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July 2009

Video: Outlook for Remittances

Dilip Ratha's picture

As mentioned in my earlier post, our Brief outlining the revised outlook for remittances has drawn a lot of interest, from market players, analysts, policy wonks, and the media. The Financial Times wrote a great editorial on this matter. Even a small decline of 7.3% in remittance flows, as we predict, can make a great deal of difference to countries facing external financing gaps. Now we know that the resilience of remittances going forward was an important factor behind the successful launching of the $750 million mega-bond from the Philippines.
 
This week, I have decided to post a video highlighting some regional trends. Let's continue this discussion. Please send in your thoughts and comments.

Dilip Ratha from World Bank on Vimeo.

Giving conservationists and nature lovers (some) reason to hope for the future

Tony Whitten's picture

It’s high time I write something which doesn’t seem to be the work of a manic-depressive. Many of my blogs have majored on the negatives, but I honestly wouldn’t be in this business if I didn’t have within me a deep-rooted hope for the future. As I have remarked before, conservationists are a wonderful band, but put a group of ebullient conservation friends together, and within half an hour the conversation has quieted down, turned grumpy, and you need to watch out in case any of them looks as though they are contemplating jumping from the office balcony or a handy cliff. We don’t celebrate the successes, or even the potential ones, enough. It’s a cliché to say that the war is being lost while battles are being won, but we should at least encourage each other with battle victory parties.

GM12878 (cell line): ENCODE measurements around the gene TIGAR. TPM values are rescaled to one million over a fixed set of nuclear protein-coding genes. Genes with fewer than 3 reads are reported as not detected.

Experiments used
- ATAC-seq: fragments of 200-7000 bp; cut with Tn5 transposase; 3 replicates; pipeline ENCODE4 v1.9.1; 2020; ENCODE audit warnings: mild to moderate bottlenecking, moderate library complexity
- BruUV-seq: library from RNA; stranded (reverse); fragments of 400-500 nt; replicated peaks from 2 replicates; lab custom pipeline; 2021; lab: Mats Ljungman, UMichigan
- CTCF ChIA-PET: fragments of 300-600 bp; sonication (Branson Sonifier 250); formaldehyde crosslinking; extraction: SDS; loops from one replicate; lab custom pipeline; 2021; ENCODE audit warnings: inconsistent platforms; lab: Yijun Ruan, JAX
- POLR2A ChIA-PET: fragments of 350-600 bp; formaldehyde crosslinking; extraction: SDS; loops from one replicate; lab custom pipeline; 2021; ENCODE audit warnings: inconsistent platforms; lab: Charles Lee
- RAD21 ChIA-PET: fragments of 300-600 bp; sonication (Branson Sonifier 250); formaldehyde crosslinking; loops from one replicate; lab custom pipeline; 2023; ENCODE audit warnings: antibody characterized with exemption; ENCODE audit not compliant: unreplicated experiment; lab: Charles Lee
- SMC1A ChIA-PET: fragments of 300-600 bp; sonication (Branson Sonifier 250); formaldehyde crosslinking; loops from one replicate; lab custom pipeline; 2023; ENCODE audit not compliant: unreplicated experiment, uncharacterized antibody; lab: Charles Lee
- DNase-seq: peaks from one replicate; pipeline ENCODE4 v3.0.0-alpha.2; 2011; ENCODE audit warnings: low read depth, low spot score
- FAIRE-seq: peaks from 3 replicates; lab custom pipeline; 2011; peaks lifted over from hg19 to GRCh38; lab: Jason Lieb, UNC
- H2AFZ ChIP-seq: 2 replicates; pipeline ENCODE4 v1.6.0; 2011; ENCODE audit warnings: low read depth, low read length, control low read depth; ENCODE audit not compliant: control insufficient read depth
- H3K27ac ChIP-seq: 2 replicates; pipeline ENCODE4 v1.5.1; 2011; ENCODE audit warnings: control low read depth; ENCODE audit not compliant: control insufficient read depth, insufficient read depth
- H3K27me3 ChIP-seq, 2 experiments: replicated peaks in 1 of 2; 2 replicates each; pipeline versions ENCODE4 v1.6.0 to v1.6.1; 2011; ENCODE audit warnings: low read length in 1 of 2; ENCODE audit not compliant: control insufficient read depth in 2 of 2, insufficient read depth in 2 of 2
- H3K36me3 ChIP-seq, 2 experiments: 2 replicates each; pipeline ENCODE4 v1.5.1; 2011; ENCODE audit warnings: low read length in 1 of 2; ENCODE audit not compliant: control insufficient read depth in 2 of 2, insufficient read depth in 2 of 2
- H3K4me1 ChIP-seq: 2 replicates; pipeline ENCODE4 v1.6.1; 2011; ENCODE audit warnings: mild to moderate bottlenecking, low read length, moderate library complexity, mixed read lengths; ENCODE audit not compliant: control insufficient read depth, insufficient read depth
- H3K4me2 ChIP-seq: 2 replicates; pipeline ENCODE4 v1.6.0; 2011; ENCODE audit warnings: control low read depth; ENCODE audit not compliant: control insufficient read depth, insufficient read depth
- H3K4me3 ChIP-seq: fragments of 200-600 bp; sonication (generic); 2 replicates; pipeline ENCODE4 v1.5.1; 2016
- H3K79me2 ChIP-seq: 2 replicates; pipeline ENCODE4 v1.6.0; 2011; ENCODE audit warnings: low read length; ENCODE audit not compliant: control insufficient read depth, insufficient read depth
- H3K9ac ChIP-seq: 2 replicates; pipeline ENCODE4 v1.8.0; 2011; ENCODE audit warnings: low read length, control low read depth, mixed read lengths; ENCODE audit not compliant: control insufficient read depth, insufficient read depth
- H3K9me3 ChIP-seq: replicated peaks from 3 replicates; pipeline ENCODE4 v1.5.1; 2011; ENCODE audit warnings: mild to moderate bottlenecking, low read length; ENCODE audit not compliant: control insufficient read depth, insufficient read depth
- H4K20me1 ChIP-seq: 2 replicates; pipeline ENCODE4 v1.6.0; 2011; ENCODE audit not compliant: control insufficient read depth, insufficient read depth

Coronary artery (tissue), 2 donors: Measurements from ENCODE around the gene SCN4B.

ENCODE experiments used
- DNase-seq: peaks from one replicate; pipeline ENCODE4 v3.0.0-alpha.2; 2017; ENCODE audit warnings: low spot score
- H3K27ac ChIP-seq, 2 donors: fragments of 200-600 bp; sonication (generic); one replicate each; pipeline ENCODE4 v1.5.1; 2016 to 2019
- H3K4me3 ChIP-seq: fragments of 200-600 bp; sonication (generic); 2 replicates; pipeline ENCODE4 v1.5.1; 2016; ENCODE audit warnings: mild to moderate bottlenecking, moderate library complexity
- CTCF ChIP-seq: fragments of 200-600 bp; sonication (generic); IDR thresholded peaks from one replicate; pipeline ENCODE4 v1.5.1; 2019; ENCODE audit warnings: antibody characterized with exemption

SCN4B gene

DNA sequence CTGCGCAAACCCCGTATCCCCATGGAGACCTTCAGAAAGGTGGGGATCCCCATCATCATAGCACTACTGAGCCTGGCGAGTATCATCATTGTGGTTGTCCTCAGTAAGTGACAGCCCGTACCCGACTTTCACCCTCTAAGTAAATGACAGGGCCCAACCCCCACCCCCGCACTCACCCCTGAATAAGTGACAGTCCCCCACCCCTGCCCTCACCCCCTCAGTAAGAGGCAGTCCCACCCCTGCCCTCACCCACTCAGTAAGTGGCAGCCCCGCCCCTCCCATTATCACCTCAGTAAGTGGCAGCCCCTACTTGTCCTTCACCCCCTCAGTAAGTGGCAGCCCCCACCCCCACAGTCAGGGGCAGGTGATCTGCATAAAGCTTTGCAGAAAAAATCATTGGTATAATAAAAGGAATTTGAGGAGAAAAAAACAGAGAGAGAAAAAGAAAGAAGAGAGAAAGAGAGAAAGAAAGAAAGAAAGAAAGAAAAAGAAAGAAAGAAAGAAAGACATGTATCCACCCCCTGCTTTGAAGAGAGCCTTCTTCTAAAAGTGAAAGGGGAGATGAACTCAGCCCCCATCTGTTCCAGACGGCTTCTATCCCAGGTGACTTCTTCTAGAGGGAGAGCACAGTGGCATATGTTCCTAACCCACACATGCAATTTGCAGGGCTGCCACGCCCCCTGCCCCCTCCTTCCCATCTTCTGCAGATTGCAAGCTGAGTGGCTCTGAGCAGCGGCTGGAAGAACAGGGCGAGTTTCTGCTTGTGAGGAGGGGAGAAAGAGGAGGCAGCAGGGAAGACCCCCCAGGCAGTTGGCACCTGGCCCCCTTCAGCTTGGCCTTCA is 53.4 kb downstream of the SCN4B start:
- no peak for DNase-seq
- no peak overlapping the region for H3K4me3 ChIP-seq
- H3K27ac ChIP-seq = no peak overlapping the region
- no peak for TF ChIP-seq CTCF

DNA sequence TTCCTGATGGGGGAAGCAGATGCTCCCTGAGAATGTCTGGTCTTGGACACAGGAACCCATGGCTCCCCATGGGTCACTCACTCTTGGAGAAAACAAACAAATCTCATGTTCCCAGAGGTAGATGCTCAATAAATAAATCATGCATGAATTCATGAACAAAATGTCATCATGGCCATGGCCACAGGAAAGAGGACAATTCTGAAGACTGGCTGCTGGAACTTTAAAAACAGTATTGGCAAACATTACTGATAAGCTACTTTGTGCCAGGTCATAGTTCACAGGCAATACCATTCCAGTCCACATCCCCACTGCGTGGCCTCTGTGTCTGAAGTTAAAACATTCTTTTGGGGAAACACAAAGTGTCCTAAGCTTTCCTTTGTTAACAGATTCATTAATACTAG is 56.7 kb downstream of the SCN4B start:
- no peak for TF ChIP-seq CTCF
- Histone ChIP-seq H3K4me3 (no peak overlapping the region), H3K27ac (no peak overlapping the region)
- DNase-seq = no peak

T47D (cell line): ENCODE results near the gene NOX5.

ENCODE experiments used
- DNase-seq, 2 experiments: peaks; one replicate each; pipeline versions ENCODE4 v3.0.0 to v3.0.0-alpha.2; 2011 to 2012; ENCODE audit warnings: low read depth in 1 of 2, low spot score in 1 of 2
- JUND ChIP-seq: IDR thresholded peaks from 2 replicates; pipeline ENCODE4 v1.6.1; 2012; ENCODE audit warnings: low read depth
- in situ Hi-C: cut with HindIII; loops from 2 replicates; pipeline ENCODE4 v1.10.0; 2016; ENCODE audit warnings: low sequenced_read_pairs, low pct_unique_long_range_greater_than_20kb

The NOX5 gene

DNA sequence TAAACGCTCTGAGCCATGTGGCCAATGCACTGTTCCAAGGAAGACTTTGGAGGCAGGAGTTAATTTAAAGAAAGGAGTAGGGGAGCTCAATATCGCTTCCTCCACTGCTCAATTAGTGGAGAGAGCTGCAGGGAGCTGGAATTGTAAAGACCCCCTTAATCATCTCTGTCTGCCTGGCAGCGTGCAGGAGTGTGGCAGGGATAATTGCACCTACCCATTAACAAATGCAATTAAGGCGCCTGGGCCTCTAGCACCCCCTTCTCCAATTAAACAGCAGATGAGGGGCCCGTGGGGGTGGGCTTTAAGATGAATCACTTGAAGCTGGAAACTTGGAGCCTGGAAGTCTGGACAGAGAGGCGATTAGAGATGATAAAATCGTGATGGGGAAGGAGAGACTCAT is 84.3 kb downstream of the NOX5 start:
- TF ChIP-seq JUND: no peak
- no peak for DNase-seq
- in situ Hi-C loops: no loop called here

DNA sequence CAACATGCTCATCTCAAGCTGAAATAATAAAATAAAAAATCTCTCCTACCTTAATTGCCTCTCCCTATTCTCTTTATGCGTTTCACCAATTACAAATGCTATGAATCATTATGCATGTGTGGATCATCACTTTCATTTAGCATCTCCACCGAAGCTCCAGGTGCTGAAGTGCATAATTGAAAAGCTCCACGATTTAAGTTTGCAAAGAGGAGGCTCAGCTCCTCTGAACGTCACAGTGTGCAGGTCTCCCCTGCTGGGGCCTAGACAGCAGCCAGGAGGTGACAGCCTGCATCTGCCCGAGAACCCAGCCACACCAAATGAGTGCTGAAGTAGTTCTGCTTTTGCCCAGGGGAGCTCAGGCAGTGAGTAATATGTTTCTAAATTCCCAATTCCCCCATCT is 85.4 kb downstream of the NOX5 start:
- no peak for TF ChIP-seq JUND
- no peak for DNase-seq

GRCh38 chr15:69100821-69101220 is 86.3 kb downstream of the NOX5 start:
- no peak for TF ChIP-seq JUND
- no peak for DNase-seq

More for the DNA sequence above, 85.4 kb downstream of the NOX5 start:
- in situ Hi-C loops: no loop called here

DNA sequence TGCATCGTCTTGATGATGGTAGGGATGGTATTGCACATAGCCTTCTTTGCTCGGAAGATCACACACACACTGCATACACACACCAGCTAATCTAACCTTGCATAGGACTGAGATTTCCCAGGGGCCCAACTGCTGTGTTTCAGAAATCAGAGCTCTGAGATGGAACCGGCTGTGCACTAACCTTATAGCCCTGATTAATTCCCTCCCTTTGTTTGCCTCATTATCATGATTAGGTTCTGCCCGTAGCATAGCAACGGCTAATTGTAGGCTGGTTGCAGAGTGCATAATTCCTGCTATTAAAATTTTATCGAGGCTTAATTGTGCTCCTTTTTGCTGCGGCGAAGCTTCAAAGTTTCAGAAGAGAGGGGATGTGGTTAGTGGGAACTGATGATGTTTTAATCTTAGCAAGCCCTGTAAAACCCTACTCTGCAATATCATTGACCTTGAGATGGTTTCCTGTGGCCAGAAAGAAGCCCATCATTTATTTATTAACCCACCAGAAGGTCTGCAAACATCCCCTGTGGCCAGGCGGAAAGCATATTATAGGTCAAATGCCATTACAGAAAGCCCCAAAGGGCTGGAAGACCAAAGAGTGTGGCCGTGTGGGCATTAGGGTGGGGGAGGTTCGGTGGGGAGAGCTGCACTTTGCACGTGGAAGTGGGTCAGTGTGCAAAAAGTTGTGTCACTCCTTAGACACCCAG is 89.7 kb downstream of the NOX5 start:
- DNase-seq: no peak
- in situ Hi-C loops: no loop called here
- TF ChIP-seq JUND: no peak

Pluralism and Diversity for An Informed Citizenry

Fumiko Nagano's picture

Many of us become more convinced in our views on any given topic by bouncing them off of our sounding boards, whose worldview often mirrors our own. Feeling validated through these interactions, we march on with our perspectives unaltered. Troublingly, if we allow ourselves to interact only with our like-minded peers, these interactions can and do lead to viewpoints that are fixed, sometimes to the dismissal of all other alternative perspectives. This is the topic of Cass Sunstein’s article, “To Become An Extremist, Hang Around With People You Agree With.”

Comment: A Public Good Approach to Media Development

Johanna Martinsson's picture

A reader's comment to the blog post The Culture of Media Development on Both Sides of the Atlantic:

Thank you Ann-Katrin.  It was a pleasure to host the meeting in London to 
discuss the media development toolkit.

I wanted to comment on your analyis that Europeans are more comfortable than 
Americans with the notion of long term subsidy of the media.  I largely 
agree, although I think the dynamics of why this is are changing.

Bouncing Babies and Safe Motherhood in Sri Lanka

Chulie De Silva's picture
Photo Credit: (c) Chulie De Silva

Reading the story today of Sri Lanka’s emergence as a success story in safer childbirth with a remarkable decline in maternal deaths, I mused about how I took for granted that childbirth would be safe when I had my children way back in the early 70’s. It was joy unlimited as I breezed through pregnancies always under the stern but very caring eye of my GP, Dr. Navaratnam. The news today that Sri Lanka should be held as an example for other South Asian countries makes me very grateful for the high quality of medical care that was available to us.